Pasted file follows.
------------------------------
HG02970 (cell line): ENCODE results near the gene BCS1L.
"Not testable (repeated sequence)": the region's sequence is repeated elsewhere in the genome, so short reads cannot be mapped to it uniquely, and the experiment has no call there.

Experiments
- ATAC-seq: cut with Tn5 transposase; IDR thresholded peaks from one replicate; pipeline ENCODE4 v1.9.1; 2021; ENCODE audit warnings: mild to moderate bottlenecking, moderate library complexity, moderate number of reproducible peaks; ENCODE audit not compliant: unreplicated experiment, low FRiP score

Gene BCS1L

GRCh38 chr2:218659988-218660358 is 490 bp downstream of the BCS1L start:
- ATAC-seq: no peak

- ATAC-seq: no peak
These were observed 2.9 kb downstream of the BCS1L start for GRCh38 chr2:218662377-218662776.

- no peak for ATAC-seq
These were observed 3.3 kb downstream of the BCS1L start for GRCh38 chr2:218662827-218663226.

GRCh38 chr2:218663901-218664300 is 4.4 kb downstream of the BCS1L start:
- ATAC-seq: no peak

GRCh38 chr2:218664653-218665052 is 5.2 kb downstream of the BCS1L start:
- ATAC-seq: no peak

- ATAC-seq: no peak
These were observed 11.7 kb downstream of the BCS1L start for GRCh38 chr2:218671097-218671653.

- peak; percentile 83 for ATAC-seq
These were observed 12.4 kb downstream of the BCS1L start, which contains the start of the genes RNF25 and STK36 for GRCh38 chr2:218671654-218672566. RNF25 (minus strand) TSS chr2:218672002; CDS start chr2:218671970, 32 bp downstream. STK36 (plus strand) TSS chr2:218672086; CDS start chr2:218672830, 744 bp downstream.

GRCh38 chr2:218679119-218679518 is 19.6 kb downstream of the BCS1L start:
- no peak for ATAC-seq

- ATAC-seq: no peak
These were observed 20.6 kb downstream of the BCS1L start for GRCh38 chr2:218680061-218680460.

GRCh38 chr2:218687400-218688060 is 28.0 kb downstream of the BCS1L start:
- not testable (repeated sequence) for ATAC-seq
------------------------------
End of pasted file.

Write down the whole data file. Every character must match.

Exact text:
HG02970 (cell line): ENCODE results near the gene BCS1L.
"Not testable (repeated sequence)": the region's sequence is repeated elsewhere in the genome, so short reads cannot be mapped to it uniquely, and the experiment has no call there.

Experiments
- ATAC-seq: cut with Tn5 transposase; IDR thresholded peaks from one replicate; pipeline ENCODE4 v1.9.1; 2021; ENCODE audit warnings: mild to moderate bottlenecking, moderate library complexity, moderate number of reproducible peaks; ENCODE audit not compliant: unreplicated experiment, low FRiP score

Gene BCS1L

GRCh38 chr2:218659988-218660358 is 490 bp downstream of the BCS1L start:
- ATAC-seq: no peak

- ATAC-seq: no peak
These were observed 2.9 kb downstream of the BCS1L start for GRCh38 chr2:218662377-218662776.

- no peak for ATAC-seq
These were observed 3.3 kb downstream of the BCS1L start for GRCh38 chr2:218662827-218663226.

GRCh38 chr2:218663901-218664300 is 4.4 kb downstream of the BCS1L start:
- ATAC-seq: no peak

GRCh38 chr2:218664653-218665052 is 5.2 kb downstream of the BCS1L start:
- ATAC-seq: no peak

- ATAC-seq: no peak
These were observed 11.7 kb downstream of the BCS1L start for GRCh38 chr2:218671097-218671653.

- peak; percentile 83 for ATAC-seq
These were observed 12.4 kb downstream of the BCS1L start, which contains the start of the genes RNF25 and STK36 for GRCh38 chr2:218671654-218672566. RNF25 (minus strand) TSS chr2:218672002; CDS start chr2:218671970, 32 bp downstream. STK36 (plus strand) TSS chr2:218672086; CDS start chr2:218672830, 744 bp downstream.

GRCh38 chr2:218679119-218679518 is 19.6 kb downstream of the BCS1L start:
- no peak for ATAC-seq

- ATAC-seq: no peak
These were observed 20.6 kb downstream of the BCS1L start for GRCh38 chr2:218680061-218680460.

GRCh38 chr2:218687400-218688060 is 28.0 kb downstream of the BCS1L start:
- not testable (repeated sequence) for ATAC-seq